The romance of the handkerchief is embraced in the etiquette of it. The handkerchief is very much a part of the society woman, and to handle well is a triumph of culture and good breeding. The handling of one, the successful control of the hands is a matter of study and much practice.

Few women understand the etiquette of the pocket handkerchief. But all ladies do. Its treatment may be a matter of instinct, but as is more often the case, it is one of studiously acquired art.

At one time, it was thought improper to show the handkerchief at all, for it was regarded as an article of toilet, not of display. But this argument proved utterly futile in the face of the exquisite little lace creations that were offered, and woman, in her love of the beautiful, decided that it was far too effective a weapon to be so hidden. Moreover, the handkerchief offered something for the hands to do, so woman argued.

The handkerchief can be made to denote a great deal, or nothing at all. It can show anger, petulance, annoyance, ennui, fatigue and haste. It can also be made to denote coquetry, pride, and even delight.

While liberty is given in the handling of the pocket handkerchief, one must be wary of its abuse. Never on any account take it and tuck it in the front of the gown. You would not handle any other article in this way, then why the handkerchief? In a day’s search you would never see a lady unbutton her dress and thrust a purse in her bosom, or a pair of gloves. Then why should she do so with the unoffending handkerchief?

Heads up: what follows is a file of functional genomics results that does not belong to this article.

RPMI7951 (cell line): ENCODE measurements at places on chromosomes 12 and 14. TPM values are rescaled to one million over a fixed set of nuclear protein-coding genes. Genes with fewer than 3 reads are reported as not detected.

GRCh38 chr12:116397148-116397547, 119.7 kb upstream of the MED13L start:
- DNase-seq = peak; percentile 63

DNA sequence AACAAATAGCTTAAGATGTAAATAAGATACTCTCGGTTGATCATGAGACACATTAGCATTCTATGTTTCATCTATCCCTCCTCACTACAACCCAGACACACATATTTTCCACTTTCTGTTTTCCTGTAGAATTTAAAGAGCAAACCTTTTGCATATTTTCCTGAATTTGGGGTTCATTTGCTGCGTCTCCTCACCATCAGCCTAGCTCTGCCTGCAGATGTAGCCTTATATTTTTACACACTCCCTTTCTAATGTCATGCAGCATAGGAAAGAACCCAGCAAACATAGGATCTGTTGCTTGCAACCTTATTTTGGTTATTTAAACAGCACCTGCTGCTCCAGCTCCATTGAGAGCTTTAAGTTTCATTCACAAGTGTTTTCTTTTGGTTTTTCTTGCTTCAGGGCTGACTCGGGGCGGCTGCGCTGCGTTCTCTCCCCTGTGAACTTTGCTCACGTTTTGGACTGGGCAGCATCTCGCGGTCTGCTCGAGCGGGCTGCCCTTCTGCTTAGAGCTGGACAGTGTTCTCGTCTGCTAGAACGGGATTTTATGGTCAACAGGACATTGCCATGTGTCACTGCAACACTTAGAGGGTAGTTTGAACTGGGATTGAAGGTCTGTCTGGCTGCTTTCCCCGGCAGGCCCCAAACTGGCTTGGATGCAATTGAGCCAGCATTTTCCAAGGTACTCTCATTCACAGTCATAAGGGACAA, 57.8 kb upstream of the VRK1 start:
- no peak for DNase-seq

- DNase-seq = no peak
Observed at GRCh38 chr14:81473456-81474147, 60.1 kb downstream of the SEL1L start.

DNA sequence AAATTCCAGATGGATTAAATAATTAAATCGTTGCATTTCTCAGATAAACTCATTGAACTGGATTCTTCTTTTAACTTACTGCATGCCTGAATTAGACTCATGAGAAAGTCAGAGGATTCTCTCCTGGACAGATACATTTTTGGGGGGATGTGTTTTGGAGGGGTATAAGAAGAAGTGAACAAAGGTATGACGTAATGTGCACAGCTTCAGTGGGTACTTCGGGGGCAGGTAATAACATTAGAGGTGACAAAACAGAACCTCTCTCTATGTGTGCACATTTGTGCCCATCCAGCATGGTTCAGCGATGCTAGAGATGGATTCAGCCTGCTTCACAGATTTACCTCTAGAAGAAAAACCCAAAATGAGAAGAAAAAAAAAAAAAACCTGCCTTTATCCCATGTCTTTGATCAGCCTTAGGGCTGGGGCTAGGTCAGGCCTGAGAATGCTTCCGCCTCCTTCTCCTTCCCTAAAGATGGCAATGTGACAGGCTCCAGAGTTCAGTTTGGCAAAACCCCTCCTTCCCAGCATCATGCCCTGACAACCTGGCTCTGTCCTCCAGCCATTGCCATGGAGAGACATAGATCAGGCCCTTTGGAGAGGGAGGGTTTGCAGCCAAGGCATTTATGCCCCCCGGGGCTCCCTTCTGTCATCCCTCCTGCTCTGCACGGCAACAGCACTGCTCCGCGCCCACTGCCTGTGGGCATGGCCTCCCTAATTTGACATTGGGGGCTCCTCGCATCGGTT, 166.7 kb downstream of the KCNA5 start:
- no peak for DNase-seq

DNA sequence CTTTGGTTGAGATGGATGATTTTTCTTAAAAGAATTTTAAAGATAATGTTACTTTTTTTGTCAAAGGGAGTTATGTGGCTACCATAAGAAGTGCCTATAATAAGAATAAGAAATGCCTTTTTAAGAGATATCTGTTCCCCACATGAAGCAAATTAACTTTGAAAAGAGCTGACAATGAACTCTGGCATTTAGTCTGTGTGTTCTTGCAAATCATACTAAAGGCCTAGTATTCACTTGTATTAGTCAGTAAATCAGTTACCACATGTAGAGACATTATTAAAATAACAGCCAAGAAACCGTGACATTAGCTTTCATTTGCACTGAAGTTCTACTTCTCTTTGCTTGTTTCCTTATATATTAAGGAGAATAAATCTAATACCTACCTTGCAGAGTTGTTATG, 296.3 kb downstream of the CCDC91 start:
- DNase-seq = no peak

The handkerchief abused is a thing of hissing and by-word. But treated poetically it becomes a thing of romance, suggestive in its attractive possibilities as the fan, and one that offers as good a weapon for woman’s art.

A girl may take her kerchief and wave it at the incoming guest. She may lightly toss a signal with it at departing friends. She may, if on the water, wig-wag with it, and she may follow the fashion of the country in the manner of manipulating it in code style.

But, when she comes indoors, the etiquette of the handkerchief changes. And no article, not even the fan, is as rigidly ruled as the handkerchief. If necessary to shed a few tears the handkerchief can be used to lightly dry the tear drop. It is bad form to weep with abandon in the handkerchief; the emotions must be controlled into picturesqueness.

In connection with the etiquette of the handkerchief a few more don’ts are in order:

  1. Do not let it drop to the floor.
  2. Do not play hide and seek with it.
  3. Do not wind it between your fingers.
  4. Do not put the handkerchief into the mouth. Chewing the end of it is very bad form.
  5. Do not stuff it into your collar.
  6. Do not carry a handkerchief that is not delicately pristine in its beauty.
  7. Do not roll the handkerchief into a tight wad. Let it rest loosely in the lap.
  8. Do not bite or tear at the handkerchief.
  9. Do not mop the mouth with it. You can, if so please you, delicately touch the lips with its lacey edge. And one may sniff it, ever so lightly, to get its sweetness.
  10. Do not rub the forehead and head with it.
  11. Do not wipe the hands on it.
  12. Do not sop the handkerchief with perfume so that it looks like a moist rag. Instead, let one drop, a subtle thing, scent it, so that as you lift it, there will be a delicate aroma which exerts its fascinating influence.
  13. Do not flirt with the handkerchief. This is not good. It must not be tossed in the hand, nor flourished in the parlor.
  14. Do not blow the nose enthusiastically. Such a habit is disgusting, and is in very bad form.
  15. Do not put the handkerchief to common uses. It is an ornament, and not a thing of general utility.
  16. Do not carry in the parlor a vivid or gaudily colored handkerchief.
  17. Do not carry in the evening one that is loudly lettered with a colored initial.
  18. Do not carry an overly large handkerchief.
  19. Do not carry one that resembles a mussed up or tattered rag.
  20. Do not tie an article in the corner of the handkerchief. A real lady will not do this.
  21. Do not use the handkerchief as a mop or a duster. It should be treated as the most treasured bit of bric-a-brac.